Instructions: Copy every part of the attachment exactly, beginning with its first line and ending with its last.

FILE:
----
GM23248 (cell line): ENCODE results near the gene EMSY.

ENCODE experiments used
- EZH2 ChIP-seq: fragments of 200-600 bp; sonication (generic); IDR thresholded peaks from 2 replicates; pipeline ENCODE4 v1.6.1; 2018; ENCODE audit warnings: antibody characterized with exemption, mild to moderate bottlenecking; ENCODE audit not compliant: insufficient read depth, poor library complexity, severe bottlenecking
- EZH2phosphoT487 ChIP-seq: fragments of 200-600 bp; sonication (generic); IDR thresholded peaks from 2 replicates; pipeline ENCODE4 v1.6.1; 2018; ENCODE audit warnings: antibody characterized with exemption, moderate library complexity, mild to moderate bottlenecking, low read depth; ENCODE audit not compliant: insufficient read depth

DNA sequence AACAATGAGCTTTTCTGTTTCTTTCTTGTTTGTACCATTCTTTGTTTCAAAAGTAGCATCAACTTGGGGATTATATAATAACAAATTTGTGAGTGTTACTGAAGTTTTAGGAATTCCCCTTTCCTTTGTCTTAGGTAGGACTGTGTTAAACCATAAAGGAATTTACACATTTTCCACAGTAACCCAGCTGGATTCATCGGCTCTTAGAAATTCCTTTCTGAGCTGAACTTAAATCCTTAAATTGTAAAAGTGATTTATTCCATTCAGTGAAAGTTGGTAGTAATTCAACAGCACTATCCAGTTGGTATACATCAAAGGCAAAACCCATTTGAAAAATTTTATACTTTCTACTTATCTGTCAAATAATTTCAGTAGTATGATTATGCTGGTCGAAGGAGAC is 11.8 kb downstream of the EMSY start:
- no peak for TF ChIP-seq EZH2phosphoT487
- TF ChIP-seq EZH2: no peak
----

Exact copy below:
GM23248 (cell line): ENCODE results near the gene EMSY.

ENCODE experiments used
- EZH2 ChIP-seq: fragments of 200-600 bp; sonication (generic); IDR thresholded peaks from 2 replicates; pipeline ENCODE4 v1.6.1; 2018; ENCODE audit warnings: antibody characterized with exemption, mild to moderate bottlenecking; ENCODE audit not compliant: insufficient read depth, poor library complexity, severe bottlenecking
- EZH2phosphoT487 ChIP-seq: fragments of 200-600 bp; sonication (generic); IDR thresholded peaks from 2 replicates; pipeline ENCODE4 v1.6.1; 2018; ENCODE audit warnings: antibody characterized with exemption, moderate library complexity, mild to moderate bottlenecking, low read depth; ENCODE audit not compliant: insufficient read depth

DNA sequence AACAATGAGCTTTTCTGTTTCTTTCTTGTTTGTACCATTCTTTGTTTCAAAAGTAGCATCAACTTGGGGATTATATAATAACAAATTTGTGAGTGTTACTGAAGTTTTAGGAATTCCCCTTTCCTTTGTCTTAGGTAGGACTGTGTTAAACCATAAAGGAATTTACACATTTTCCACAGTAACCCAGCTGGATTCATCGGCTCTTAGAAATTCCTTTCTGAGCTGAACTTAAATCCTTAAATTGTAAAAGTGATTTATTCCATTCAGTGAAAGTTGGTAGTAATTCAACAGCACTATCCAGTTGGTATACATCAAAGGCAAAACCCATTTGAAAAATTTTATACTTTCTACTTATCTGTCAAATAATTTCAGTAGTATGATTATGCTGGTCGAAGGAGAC is 11.8 kb downstream of the EMSY start:
- no peak for TF ChIP-seq EZH2phosphoT487
- TF ChIP-seq EZH2: no peak